Andrew Russell Garfield
5' 10Â½" (1.79 m)
Andrew Russell Garfield was born in Los Angeles, California, to a British-born mother, Lynn (Hillman), and an American-born father, Richard Garfield. When he was three, he moved to Surrey, U.K., with his parents and older brother. He is of English and Polish-Jewish heritage. Andrew was raised in a middle class family, and attended a private school, the City of London Freemen's School. He began acting in youth theatre productions while he was still at school. At age 19, he went to the Central School of Speech and Drama.
His first professional roles were on the stage and in 2005 he made his TV debut in the Channel 4 teen series Sugar Rush (2005) in the UK. More TV work followed (reaching a wider UK audience in a two-part story in the third season of Doctor Who (2005)), as well as a number of movie appearances. Garfield played Eduardo in The Social Network (2010) and Tommy in Never Let Me Go (2010), two films that brought him to full international attention. That same year, he was cast as the title character in the reboot of the Spider-Man film franchise, The Amazing Spider-Man (2012). He reprised the role in the sequel, The Amazing Spider-Man 2 (2014), before passing off the torch to Tom Holland.
Resuming his work in drama films, Garfield starred in Ramin Bahrani's 99 Homes (2014), with Michael Shannon, Mel Gibson's Hacksaw Ridge (2016), about real-life Seventh Day Adventist war hero Desmond Doss, and Martin Scorsese's Silence (2016), opposite Adam Driver, playing Jesuit priests.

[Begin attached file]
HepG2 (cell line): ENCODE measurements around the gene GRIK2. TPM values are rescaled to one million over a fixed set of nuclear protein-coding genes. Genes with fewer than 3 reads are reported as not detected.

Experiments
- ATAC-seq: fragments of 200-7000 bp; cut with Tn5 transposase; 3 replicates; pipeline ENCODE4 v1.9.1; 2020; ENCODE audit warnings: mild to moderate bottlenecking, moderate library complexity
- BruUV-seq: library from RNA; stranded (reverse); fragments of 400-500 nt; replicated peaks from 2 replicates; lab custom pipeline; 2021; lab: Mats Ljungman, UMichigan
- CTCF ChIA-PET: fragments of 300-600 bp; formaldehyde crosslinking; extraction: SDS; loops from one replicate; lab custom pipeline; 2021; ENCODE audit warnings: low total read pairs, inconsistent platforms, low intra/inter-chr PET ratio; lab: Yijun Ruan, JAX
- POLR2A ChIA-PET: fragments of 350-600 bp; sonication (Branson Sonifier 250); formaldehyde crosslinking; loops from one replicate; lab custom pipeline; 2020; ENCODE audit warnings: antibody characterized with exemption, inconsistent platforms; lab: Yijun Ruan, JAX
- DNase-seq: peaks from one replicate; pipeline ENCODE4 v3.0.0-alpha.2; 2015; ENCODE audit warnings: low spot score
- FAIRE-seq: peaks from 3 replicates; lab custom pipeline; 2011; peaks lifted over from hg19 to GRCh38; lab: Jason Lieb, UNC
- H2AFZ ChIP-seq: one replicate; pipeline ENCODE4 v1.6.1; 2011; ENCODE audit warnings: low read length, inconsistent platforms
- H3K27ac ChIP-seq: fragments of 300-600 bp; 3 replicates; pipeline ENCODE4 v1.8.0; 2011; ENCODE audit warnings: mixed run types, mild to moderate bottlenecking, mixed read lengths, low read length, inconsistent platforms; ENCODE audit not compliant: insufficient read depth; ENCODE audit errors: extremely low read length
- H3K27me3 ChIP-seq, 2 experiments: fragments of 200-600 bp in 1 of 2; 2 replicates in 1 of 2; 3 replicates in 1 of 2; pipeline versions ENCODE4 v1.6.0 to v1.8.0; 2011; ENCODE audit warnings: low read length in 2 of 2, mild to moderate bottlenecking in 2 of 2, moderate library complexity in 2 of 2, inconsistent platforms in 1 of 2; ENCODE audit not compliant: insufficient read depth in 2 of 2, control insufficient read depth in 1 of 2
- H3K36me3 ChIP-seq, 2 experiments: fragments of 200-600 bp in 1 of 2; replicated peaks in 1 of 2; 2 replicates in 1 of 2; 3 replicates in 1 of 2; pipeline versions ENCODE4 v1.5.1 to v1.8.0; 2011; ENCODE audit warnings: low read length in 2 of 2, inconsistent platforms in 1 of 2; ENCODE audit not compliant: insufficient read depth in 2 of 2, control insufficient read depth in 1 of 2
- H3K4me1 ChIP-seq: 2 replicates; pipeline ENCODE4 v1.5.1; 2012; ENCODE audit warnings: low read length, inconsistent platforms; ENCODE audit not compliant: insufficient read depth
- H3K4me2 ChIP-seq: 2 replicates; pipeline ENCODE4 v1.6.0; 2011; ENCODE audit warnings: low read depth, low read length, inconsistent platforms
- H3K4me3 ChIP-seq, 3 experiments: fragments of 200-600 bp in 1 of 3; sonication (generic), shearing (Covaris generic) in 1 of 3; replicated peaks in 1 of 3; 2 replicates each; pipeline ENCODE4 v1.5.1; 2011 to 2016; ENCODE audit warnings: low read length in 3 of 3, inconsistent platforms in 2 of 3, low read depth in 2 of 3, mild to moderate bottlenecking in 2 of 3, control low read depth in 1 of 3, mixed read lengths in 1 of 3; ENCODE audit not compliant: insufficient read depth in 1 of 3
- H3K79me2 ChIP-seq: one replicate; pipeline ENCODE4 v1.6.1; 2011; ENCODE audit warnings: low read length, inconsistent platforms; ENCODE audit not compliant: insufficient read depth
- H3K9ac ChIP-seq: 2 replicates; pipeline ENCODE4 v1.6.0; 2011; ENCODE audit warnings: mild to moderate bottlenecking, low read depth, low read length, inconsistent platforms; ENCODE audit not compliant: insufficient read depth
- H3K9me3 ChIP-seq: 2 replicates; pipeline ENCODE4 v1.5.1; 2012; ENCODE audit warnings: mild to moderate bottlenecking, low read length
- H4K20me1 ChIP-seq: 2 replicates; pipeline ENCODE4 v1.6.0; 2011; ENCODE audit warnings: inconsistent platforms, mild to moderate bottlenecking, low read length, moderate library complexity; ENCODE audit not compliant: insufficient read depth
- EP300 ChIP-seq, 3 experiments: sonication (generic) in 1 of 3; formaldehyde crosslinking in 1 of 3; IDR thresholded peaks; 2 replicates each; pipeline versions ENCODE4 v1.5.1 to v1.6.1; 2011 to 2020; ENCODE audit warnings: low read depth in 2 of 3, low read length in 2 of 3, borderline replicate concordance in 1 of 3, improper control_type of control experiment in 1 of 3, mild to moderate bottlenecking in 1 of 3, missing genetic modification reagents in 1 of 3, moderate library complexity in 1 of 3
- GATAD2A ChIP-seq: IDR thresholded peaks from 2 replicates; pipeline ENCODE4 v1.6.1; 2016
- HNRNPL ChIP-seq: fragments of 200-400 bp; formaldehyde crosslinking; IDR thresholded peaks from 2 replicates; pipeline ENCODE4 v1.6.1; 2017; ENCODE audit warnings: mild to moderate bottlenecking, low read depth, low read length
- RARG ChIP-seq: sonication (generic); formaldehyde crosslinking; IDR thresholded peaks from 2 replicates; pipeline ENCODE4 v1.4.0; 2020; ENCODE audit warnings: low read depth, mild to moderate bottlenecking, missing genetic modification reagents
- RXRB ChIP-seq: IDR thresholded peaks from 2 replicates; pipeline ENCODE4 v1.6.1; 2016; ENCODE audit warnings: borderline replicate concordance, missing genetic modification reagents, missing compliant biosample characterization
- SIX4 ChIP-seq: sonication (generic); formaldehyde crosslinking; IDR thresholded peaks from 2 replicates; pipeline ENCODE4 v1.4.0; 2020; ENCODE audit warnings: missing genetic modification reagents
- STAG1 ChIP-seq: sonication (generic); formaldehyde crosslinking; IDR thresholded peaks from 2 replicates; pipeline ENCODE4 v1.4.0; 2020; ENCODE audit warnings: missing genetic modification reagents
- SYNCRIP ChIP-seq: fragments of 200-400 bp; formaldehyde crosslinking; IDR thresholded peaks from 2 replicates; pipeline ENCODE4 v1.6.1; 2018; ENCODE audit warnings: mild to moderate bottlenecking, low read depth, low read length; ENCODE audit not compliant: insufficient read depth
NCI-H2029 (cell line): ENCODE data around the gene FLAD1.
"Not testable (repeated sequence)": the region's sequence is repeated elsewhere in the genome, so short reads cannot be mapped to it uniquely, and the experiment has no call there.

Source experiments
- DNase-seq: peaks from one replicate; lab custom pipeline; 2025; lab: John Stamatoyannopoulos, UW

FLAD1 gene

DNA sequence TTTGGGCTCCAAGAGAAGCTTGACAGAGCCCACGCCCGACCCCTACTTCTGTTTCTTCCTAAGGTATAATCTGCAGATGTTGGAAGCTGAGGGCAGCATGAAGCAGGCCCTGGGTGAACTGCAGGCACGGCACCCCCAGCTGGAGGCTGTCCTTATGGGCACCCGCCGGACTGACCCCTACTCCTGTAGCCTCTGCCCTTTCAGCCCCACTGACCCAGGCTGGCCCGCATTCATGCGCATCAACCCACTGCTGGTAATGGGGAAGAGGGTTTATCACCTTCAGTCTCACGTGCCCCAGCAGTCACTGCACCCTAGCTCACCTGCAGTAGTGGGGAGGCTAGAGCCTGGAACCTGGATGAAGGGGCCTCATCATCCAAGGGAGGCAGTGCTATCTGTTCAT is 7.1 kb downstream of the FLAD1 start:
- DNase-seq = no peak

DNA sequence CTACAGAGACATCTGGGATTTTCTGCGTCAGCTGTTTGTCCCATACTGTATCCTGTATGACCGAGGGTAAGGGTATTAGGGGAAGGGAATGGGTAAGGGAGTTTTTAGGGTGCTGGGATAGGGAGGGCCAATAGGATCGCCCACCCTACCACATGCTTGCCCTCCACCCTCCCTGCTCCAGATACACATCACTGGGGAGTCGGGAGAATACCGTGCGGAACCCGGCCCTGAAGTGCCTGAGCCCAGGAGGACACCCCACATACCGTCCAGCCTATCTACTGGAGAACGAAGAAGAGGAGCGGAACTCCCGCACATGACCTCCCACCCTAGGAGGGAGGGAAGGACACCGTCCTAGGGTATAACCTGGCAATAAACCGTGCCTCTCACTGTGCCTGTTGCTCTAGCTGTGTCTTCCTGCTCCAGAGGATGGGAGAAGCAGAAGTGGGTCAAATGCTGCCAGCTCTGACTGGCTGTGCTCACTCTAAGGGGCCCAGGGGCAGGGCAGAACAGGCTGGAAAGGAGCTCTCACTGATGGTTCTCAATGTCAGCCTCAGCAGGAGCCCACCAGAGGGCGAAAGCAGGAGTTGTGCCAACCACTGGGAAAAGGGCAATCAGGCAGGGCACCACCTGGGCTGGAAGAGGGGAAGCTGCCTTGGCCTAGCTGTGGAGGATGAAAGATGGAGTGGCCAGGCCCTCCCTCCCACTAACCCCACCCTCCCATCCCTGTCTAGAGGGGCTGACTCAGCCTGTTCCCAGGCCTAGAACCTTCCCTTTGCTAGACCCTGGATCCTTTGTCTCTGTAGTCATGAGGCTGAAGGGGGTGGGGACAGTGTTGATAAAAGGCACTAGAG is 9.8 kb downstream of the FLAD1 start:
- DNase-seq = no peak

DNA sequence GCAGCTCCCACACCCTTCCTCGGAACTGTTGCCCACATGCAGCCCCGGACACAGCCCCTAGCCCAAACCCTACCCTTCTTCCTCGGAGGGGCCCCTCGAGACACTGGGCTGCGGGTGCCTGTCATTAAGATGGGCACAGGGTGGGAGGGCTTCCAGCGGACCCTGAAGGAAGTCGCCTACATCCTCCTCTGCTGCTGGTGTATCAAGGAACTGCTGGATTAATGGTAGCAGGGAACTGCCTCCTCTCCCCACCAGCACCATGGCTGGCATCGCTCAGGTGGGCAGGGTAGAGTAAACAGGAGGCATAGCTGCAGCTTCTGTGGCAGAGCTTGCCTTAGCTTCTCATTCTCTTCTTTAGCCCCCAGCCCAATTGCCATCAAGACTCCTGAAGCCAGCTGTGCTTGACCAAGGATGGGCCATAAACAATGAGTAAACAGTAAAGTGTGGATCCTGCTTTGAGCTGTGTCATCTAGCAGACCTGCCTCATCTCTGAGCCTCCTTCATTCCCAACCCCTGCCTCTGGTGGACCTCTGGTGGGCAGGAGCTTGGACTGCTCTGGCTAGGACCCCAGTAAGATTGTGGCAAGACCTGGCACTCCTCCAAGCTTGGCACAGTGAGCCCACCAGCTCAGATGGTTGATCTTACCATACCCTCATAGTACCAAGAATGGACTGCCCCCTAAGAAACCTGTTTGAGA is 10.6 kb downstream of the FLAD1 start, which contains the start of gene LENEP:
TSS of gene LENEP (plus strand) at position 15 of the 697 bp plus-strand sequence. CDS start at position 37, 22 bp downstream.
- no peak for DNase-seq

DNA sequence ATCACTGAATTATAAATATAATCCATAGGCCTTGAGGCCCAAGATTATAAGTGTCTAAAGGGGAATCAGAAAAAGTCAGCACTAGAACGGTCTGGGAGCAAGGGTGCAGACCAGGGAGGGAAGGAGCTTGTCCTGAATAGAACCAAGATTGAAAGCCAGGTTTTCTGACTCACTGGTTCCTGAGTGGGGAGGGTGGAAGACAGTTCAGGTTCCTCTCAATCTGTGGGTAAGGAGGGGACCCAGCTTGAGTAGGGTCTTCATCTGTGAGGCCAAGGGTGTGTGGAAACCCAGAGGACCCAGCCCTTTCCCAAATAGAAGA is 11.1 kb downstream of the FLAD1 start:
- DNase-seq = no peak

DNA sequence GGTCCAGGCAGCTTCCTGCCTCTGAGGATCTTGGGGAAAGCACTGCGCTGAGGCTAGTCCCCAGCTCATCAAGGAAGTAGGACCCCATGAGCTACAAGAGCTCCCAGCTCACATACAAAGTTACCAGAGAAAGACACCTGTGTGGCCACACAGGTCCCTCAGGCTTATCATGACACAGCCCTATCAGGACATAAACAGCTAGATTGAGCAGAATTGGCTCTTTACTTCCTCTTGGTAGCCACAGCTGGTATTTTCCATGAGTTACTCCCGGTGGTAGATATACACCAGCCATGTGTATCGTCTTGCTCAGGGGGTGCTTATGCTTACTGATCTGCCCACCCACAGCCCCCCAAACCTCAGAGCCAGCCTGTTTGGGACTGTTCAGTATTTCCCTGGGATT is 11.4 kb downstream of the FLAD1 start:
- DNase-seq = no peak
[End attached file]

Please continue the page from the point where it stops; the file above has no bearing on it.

His upcoming films include the Andy Serkis-directed drama Breathe (2017), where Garfield plays an adventurous man paralyzed by polio, and David Robert Mitchell's noir thriller Under the Silver Lake (2018).
His father was born in Los Angeles, to British-born parents, and his mother is British-born. Andrew was also born in Los Angeles, and moved to England at the age of three. He was brought up in Epsom, Surrey.
Won the Milton Shulman Award for Outstanding Newcomer at the 2006 Evening Standard Theatre Awards.
Shared the 2007 London Theatre Critics Circle Most Promising Newcomer Award with Connie Fisher.
Won the 2004 Manchester Evening News Most Promising Newcomer Theatre Award for his performance in "Kes" at the Royal Exchange Theatre, Manchester.
Trained at the Central School of Speech & Drama, graduating in 2004.
2008: Named as one of European films' Shooting Stars by the European Film Promotion Board.
One of Variety Magazine's '10 Actors to Watch' (2007).
Very good friends with The Social Network (2010) co-star, Jesse Eisenberg.
Was in a relationship with Shannon Woodward from 2008-2011.
Was in a relationship with Emma Stone from 2011 to October 2015. They met while filming The Amazing Spider-Man (2012).
He was a huge fan of Spider-Man long before playing the part. He has said in interviews that Spider-Man was his hero growing up.
He is close friends with Robert Pattinson and Matt Smith, whom he has known since they started acting.
After moving to Los Angeles in 2007 quickly became friends with Katy Perry, Shannon Woodward, Bo Barrett and Mia Moretti.
Andrew's paternal grandfather, Samuel Garfinkel, was born in London, to Sarah and Harry Garfinkel, who were Polish Jewish immigrants; Samuel later changed the surname to "Garfield". Andrew's paternal grandmother, Doris May (Savage), also born in London, was of Russian Jewish and Romanian Jewish descent. Andrew's mother is the daughter of Peter Hillman and Florence A. Luckens, and is of English background. Andrew was raised in a secular household, though he has described himself as Jewish. In terms of his religious beliefs, he has also said, "I would consider myself pantheist, agnostic and occasionally atheist and a little bit Jewish.".